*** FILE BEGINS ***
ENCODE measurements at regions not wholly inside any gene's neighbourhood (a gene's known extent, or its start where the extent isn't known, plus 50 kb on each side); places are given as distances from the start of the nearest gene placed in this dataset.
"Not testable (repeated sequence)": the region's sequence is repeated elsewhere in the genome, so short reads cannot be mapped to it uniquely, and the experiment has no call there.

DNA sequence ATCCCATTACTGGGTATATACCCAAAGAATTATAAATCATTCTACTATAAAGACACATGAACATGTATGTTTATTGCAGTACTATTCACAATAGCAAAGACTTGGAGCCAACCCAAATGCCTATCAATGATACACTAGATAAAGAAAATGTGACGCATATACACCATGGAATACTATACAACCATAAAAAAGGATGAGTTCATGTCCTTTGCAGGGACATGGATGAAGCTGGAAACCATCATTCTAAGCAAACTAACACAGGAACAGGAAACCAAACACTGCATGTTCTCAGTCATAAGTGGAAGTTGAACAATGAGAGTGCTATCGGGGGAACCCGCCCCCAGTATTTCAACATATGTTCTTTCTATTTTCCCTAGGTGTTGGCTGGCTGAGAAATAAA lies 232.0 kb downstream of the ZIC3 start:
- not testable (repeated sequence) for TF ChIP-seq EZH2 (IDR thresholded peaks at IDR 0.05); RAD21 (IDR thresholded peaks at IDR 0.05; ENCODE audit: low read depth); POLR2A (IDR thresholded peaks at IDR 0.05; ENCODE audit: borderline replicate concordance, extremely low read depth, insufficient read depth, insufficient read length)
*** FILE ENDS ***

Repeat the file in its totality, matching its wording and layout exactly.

ENCODE measurements at regions not wholly inside any gene's neighbourhood (a gene's known extent, or its start where the extent isn't known, plus 50 kb on each side); places are given as distances from the start of the nearest gene placed in this dataset.
"Not testable (repeated sequence)": the region's sequence is repeated elsewhere in the genome, so short reads cannot be mapped to it uniquely, and the experiment has no call there.

DNA sequence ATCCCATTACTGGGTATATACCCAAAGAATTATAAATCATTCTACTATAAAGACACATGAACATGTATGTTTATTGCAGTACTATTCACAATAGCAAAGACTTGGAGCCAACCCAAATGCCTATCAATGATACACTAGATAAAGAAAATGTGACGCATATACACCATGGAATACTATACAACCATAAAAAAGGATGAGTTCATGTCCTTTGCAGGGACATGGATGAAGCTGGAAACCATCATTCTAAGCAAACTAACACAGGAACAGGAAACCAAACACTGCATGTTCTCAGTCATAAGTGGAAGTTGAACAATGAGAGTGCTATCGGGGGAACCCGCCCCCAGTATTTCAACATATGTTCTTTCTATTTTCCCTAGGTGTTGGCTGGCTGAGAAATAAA lies 232.0 kb downstream of the ZIC3 start:
- not testable (repeated sequence) for TF ChIP-seq EZH2 (IDR thresholded peaks at IDR 0.05); RAD21 (IDR thresholded peaks at IDR 0.05; ENCODE audit: low read depth); POLR2A (IDR thresholded peaks at IDR 0.05; ENCODE audit: borderline replicate concordance, extremely low read depth, insufficient read depth, insufficient read length)